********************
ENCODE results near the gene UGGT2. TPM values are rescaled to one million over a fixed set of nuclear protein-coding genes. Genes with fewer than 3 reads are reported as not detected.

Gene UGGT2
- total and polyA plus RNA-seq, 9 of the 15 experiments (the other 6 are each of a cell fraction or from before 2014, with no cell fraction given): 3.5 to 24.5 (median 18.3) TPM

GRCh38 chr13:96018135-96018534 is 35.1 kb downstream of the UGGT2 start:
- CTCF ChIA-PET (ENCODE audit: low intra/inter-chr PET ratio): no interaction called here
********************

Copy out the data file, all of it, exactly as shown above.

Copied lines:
ENCODE results near the gene UGGT2. TPM values are rescaled to one million over a fixed set of nuclear protein-coding genes. Genes with fewer than 3 reads are reported as not detected.

Gene UGGT2
- total and polyA plus RNA-seq, 9 of the 15 experiments (the other 6 are each of a cell fraction or from before 2014, with no cell fraction given): 3.5 to 24.5 (median 18.3) TPM

GRCh38 chr13:96018135-96018534 is 35.1 kb downstream of the UGGT2 start:
- CTCF ChIA-PET (ENCODE audit: low intra/inter-chr PET ratio): no interaction called here